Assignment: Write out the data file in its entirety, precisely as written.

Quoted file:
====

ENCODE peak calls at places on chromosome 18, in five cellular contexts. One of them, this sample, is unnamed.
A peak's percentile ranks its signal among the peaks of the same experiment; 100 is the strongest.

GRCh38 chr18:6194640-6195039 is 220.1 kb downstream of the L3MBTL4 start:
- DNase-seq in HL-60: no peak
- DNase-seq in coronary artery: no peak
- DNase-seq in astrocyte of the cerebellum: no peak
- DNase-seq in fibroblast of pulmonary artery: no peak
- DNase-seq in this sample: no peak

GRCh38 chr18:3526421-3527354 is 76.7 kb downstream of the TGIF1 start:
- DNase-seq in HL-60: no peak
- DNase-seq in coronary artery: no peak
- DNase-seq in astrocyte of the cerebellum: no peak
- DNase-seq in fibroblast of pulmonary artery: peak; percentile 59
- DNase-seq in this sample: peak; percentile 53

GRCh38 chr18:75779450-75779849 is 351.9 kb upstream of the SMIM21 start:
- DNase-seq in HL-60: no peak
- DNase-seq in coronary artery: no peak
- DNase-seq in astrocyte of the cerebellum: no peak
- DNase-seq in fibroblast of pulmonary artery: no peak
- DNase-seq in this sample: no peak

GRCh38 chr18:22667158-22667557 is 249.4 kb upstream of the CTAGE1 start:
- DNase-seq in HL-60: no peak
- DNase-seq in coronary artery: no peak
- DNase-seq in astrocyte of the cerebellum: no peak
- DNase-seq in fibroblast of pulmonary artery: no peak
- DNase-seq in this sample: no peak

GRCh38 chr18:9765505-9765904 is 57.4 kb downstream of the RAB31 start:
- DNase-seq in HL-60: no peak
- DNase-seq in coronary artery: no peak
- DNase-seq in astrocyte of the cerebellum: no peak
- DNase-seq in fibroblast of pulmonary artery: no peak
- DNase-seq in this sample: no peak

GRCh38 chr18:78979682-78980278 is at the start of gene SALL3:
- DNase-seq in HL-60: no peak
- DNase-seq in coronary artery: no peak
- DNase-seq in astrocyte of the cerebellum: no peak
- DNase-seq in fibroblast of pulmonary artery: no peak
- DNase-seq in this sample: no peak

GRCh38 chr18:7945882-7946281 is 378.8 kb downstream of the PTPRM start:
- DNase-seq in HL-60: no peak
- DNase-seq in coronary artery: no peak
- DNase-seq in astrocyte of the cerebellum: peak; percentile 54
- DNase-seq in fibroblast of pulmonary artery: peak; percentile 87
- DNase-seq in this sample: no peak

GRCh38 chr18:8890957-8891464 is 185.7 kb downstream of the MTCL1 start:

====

ENCODE peak calls at places on chromosome 18, in five cellular contexts. One of them, this sample, is unnamed.
A peak's percentile ranks its signal among the peaks of the same experiment; 100 is the strongest.

GRCh38 chr18:6194640-6195039 is 220.1 kb downstream of the L3MBTL4 start:
- DNase-seq in HL-60: no peak
- DNase-seq in coronary artery: no peak
- DNase-seq in astrocyte of the cerebellum: no peak
- DNase-seq in fibroblast of pulmonary artery: no peak
- DNase-seq in this sample: no peak

GRCh38 chr18:3526421-3527354 is 76.7 kb downstream of the TGIF1 start:
- DNase-seq in HL-60: no peak
- DNase-seq in coronary artery: no peak
- DNase-seq in astrocyte of the cerebellum: no peak
- DNase-seq in fibroblast of pulmonary artery: peak; percentile 59
- DNase-seq in this sample: peak; percentile 53

GRCh38 chr18:75779450-75779849 is 351.9 kb upstream of the SMIM21 start:
- DNase-seq in HL-60: no peak
- DNase-seq in coronary artery: no peak
- DNase-seq in astrocyte of the cerebellum: no peak
- DNase-seq in fibroblast of pulmonary artery: no peak
- DNase-seq in this sample: no peak

GRCh38 chr18:22667158-22667557 is 249.4 kb upstream of the CTAGE1 start:
- DNase-seq in HL-60: no peak
- DNase-seq in coronary artery: no peak
- DNase-seq in astrocyte of the cerebellum: no peak
- DNase-seq in fibroblast of pulmonary artery: no peak
- DNase-seq in this sample: no peak

GRCh38 chr18:9765505-9765904 is 57.4 kb downstream of the RAB31 start:
- DNase-seq in HL-60: no peak
- DNase-seq in coronary artery: no peak
- DNase-seq in astrocyte of the cerebellum: no peak
- DNase-seq in fibroblast of pulmonary artery: no peak
- DNase-seq in this sample: no peak

GRCh38 chr18:78979682-78980278 is at the start of gene SALL3:
- DNase-seq in HL-60: no peak
- DNase-seq in coronary artery: no peak
- DNase-seq in astrocyte of the cerebellum: no peak
- DNase-seq in fibroblast of pulmonary artery: no peak
- DNase-seq in this sample: no peak

GRCh38 chr18:7945882-7946281 is 378.8 kb downstream of the PTPRM start:
- DNase-seq in HL-60: no peak
- DNase-seq in coronary artery: no peak
- DNase-seq in astrocyte of the cerebellum: peak; percentile 54
- DNase-seq in fibroblast of pulmonary artery: peak; percentile 87
- DNase-seq in this sample: no peak

GRCh38 chr18:8890957-8891464 is 185.7 kb downstream of the MTCL1 start: